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Star of the Month: Rita Hayworth
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Remind Me

The Bastard

Even before Rita Hayworth refers to her gangster sons Giuliano Gemma and Klaus Kinski as "my lion cub... and my man-eating tiger," the Italo-French-German co-production The Bastard (aka I bastardy, aka The Cats, 1968) reveals itself as an updating of the myth of Romulus and Remus, legendary brothers who fought to the death on the ground where the Eternal City of Rome would one day rise. Joan Crawford originally had Hayworth's role, of a boozy old tart who handles an automatic better than she does her liquor or her children, but artistic differences prompted Crawford to abandon ship in preproduction. (The 50 year-old Hayworth would make only three more films before retiring after 1972, largely due to the onset of Alzheimer's disease.) Filmed primarily in Spain (with tourist board footage of New Mexico playing out under the opening titles), The Bastard bridges the gap between the Italian western (Tessari had collaborated with Sergio Leone on A Fistful of Dollars) and the burgeoning Italo-crime films. The result is the best of both worlds; though set against a backdrop of chic modernism, The Bastard hews close to spaghetti western SOP, most notably in the pivotal scene in which Gemma suffers a Django-style hand injury in the lead-up to the film's bloody final frames: a fraternal mano a mano interrupted by an earthquake! Notable among the film's supporting cast is former Bond girl Claudine Auger.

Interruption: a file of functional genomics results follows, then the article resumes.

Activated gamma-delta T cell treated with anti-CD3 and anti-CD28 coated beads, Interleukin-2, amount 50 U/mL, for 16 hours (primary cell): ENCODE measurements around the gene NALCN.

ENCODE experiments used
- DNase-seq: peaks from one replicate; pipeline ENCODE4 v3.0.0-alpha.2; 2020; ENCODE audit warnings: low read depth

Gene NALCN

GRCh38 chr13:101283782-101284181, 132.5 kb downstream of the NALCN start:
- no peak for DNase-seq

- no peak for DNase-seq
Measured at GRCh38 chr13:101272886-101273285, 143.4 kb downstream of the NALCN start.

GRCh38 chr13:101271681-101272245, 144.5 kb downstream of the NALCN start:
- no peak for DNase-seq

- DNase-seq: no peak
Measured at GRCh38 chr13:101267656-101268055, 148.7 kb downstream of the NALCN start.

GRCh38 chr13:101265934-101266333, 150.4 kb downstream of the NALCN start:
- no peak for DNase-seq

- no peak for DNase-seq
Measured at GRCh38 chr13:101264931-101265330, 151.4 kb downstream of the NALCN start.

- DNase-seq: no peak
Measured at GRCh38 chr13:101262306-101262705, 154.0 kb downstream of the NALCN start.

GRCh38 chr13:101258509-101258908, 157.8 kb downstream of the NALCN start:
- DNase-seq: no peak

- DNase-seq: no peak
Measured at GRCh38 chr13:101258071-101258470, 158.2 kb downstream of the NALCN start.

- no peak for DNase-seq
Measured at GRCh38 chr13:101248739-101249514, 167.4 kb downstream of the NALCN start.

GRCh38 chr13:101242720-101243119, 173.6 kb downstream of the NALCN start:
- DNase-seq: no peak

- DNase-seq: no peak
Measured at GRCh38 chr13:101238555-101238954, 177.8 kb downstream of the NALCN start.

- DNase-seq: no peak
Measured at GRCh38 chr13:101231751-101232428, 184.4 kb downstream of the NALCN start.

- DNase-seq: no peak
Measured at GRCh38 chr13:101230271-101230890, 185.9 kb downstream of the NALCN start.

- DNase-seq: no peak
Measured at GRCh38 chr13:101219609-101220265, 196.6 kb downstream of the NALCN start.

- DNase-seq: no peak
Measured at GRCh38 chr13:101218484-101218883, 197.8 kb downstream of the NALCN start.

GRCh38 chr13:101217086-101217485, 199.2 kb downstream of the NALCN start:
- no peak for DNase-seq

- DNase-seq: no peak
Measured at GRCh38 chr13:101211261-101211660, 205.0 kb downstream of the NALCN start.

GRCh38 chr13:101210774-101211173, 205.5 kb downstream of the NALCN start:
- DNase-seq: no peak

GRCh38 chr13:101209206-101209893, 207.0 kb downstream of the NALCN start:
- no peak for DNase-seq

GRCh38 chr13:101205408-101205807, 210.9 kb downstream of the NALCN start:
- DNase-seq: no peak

Richard Harland Smith

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